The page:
Jajali, Jājali: 6 definitions

Introduction:

Jajali means something in Hinduism, Sanskrit. If you want to know the exact meaning, history, etymology or English translation of this term then check out the descriptions on this page. Add your comment or reference to a book if you want to contribute to this summary article.

In Hinduism

Purana and Itihasa (epic history)

Source: archive.org: Puranic Encyclopedia

Jājali (जाजलि).—A hermit who reared birds on his head by the power of penance.

This hermit who had practised continence from his childhood lived in a forest. Jājali never thought rain, heat of the sun, snow and such other natural things as unbearable. Once this hermit stood like a pillar in the forest, immersed in meditation. Two birds built their nests in his matted hair. Non-violence being his policy, he did not move. The birds came to their nests every evening and stayed for the night. After a few days they laid eggs in the nests. Still the hermit did not move. The eggs were hatched. The hermit understood that also. Still, he did not move. The young ones got wings. They grew up and began to go out with the parent birds. They went out in the morning and returned in the evening. The hermit stood like a pillar. One morning they went out and did not return in the evening. The hermit stood there for six days waiting for the return of the birds. On the sixth day evening they returned. Next time the hermit waited for a month for the return of the birds. They did not return. So he started from there and went to the sea and dipped in the water and said, "there is no man more virtuous than I either in water or on land" with haughtiness. But the water demons said in an ethereal voice that Tulādhāra, the merchant of Kāśī was more virtuous than he.

Hearing this Jājali went to Kāśī and saw Tulādhāra. Tulādhāra greeted him gladly and they talked for a long time. Jājali understood that Tulādhāra was far more virtuous than he. So he sought advice from Tulādhāra and thus Jājali obtained heaven. (Mahābhārata Śānti Parva, 3 Chapters from 261).

Source: Cologne Digital Sanskrit Dictionaries: The Purana Index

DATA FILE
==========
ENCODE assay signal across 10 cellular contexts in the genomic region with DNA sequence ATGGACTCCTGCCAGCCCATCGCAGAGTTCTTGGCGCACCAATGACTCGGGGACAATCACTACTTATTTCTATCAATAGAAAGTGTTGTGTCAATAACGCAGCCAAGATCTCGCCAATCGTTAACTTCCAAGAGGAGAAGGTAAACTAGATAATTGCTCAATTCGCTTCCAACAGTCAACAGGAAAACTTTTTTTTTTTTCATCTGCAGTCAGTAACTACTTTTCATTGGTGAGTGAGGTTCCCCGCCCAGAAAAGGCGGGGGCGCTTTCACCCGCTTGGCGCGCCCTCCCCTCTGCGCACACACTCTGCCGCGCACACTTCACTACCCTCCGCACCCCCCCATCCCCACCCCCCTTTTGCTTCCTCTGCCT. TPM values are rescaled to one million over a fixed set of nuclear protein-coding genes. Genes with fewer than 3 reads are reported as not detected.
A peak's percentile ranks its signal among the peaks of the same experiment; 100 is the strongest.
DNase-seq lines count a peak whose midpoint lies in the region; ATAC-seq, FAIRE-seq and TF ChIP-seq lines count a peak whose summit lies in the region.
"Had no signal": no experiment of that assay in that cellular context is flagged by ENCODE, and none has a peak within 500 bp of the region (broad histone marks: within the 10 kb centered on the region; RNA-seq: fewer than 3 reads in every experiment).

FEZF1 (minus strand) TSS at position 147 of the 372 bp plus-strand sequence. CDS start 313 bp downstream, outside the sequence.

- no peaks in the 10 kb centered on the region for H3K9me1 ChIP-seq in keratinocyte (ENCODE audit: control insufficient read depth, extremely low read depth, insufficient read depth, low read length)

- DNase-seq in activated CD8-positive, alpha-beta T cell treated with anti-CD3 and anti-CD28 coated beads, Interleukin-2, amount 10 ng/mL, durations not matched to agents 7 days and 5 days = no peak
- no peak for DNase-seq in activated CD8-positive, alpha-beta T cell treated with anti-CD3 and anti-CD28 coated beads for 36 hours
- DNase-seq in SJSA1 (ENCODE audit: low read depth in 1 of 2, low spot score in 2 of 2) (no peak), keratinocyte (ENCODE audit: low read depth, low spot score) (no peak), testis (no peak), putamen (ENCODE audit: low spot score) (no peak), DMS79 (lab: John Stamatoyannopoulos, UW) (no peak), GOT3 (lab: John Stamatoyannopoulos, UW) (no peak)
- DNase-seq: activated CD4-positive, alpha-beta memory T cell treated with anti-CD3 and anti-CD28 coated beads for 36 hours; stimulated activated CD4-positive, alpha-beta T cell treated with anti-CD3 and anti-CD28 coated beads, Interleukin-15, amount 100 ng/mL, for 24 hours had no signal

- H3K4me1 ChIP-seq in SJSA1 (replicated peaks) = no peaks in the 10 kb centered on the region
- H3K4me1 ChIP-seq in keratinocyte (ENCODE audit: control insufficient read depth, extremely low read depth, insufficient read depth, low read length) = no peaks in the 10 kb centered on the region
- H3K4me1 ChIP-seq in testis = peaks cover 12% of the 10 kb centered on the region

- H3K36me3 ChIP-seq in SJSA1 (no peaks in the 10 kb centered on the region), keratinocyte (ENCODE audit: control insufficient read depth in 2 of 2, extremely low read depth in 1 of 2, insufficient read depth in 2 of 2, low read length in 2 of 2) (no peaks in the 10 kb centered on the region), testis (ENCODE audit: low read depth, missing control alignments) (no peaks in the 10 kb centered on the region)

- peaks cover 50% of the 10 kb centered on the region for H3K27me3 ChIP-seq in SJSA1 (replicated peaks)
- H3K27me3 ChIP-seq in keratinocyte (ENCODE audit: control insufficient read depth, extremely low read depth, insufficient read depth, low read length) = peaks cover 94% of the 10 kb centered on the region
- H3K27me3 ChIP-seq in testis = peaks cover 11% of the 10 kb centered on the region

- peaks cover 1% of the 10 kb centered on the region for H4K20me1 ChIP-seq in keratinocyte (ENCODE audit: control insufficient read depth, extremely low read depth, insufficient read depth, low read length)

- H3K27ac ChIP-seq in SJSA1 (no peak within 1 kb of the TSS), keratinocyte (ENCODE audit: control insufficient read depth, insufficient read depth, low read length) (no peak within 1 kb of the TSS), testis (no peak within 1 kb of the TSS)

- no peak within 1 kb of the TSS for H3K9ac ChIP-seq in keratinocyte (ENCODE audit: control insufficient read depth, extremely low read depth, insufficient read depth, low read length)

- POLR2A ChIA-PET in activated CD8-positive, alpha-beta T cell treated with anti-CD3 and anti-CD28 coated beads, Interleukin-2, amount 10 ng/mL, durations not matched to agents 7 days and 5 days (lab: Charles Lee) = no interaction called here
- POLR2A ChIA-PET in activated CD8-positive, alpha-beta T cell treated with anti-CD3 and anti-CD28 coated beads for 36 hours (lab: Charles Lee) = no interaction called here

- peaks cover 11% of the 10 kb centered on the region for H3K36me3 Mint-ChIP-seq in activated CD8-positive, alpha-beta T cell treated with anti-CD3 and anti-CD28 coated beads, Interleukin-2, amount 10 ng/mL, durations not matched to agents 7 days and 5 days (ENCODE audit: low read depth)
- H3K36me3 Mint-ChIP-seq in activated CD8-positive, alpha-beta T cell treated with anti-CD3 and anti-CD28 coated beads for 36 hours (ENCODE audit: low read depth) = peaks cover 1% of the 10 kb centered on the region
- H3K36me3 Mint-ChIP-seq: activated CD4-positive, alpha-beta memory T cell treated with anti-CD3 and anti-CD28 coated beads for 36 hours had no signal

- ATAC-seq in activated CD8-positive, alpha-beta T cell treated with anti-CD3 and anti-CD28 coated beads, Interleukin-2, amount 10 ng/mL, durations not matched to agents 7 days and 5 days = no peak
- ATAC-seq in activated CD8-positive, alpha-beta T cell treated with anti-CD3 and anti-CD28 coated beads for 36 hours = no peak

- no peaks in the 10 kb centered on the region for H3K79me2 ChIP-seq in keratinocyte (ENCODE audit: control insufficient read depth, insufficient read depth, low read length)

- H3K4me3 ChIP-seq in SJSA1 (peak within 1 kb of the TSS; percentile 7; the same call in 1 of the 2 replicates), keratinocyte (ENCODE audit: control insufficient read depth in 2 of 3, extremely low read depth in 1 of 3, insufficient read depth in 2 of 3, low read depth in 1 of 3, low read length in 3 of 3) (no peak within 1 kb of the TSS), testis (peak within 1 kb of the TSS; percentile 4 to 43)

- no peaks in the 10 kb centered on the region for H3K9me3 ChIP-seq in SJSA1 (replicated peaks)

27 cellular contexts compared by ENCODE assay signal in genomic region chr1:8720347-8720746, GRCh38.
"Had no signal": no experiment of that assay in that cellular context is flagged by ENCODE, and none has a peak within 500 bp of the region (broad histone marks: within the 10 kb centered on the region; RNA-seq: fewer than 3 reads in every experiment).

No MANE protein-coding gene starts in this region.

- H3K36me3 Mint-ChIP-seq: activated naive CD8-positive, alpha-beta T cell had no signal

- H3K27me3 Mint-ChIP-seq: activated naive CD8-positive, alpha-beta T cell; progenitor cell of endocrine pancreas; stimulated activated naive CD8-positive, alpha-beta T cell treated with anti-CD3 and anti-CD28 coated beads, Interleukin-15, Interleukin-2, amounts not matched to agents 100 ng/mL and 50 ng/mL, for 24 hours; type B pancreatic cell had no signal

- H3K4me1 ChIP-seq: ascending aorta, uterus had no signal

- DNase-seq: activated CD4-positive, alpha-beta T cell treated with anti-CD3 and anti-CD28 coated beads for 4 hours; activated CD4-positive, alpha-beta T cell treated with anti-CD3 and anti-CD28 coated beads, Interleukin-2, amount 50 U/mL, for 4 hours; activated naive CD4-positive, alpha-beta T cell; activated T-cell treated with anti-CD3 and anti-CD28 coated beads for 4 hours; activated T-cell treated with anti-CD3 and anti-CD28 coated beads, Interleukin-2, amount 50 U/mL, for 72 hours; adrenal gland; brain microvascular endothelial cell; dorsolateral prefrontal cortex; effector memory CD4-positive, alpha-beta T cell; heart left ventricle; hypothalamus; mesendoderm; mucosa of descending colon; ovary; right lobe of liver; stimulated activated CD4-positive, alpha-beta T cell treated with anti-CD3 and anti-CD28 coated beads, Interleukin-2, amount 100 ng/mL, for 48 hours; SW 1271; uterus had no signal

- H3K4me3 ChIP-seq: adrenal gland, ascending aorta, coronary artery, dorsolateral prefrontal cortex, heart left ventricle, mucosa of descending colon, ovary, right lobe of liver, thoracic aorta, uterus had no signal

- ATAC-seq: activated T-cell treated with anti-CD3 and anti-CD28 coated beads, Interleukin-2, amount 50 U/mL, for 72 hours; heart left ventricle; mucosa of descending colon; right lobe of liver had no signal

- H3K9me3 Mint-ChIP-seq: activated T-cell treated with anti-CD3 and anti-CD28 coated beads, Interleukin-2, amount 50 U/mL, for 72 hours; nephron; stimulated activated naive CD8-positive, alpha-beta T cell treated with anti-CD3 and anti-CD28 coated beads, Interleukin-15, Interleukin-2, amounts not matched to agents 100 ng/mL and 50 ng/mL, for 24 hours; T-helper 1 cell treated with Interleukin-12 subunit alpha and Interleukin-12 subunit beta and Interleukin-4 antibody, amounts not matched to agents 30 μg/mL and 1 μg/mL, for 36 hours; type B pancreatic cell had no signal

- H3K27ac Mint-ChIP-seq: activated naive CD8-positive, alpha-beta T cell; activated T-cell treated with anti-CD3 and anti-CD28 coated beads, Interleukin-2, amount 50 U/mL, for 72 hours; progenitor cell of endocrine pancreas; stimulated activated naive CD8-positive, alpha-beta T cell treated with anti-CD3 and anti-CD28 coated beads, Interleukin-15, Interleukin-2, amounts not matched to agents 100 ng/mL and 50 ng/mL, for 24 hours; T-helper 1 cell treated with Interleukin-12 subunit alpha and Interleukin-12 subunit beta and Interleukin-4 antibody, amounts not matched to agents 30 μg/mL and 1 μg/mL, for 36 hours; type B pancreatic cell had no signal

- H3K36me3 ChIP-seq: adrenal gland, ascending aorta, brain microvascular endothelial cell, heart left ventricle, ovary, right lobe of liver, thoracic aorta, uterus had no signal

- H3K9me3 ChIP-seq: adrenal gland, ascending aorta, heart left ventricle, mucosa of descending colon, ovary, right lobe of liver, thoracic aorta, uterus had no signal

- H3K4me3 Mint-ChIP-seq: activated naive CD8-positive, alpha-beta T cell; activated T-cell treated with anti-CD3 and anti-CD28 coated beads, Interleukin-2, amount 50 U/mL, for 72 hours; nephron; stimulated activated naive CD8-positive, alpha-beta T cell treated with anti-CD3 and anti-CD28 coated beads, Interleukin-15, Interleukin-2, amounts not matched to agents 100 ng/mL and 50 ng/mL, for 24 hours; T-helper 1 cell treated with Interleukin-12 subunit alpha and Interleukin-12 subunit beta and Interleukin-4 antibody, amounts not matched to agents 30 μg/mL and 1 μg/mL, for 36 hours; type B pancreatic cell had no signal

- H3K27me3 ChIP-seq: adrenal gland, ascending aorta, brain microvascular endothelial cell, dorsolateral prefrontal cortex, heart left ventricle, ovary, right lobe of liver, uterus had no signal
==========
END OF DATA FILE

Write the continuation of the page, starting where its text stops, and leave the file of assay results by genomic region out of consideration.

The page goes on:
1a) Jājali (जाजलि).—A disciple of Pathya. He is said to have attained siddhi at a certain place on the western sea. This spot the Pracetasas chose for their siddhi;1 a Śrutaṛṣi.2

  • 1) Bhāgavata-purāṇa XII. 7. 2; IV. 31. 2; Vāyu-purāṇa 61. 52.
  • 2) Brahmāṇḍa-purāṇa II. 33. 2; 35. 59; III. 36. 5.

1b) A monkey chief.*

  • * Brahmāṇḍa-purāṇa III. 7. 239.
Purana book cover
context information

The Purana (पुराण, purāṇas) refers to Sanskrit literature preserving ancient India’s vast cultural history, including historical legends, religious ceremonies, various arts and sciences. The eighteen mahapuranas total over 400,000 shlokas (metrical couplets) and date to at least several centuries BCE.

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Languages of India and abroad

Sanskrit dictionary

Source: Cologne Digital Sanskrit Dictionaries: Aufrecht Catalogus Catalogorum

Jājali (जाजलि) as mentioned in Aufrecht’s Catalogus Catalogorum:—[+jājali] Mentioned as a medical author in Brahmavaivartapurāṇa Oxf. 22^b.

Source: Cologne Digital Sanskrit Dictionaries: Monier-Williams Sanskrit-English Dictionary

Jājali (जाजलि):—[from jājala] m. Name of a teacher, [Pravara texts v, 4 (?); Mahābhārata xii, 9277 ff.; Harivaṃśa 7999; Bhāgavata-purāṇa iv, 31, 2; Viṣṇu-purāṇa iii, 6, 11; Vāyu-purāṇa i, 61, 52; Brahma-purāṇa i, 16, 12 and 19.]

[Sanskrit to German]

Jajali in German

context information

Sanskrit, also spelled संस्कृतम् (saṃskṛtam), is an ancient language of India commonly seen as the grandmother of the Indo-European language family (even English!). Closely allied with Prakrit and Pali, Sanskrit is more exhaustive in both grammar and terms and has the most extensive collection of literature in the world, greatly surpassing its sister-languages Greek and Latin.

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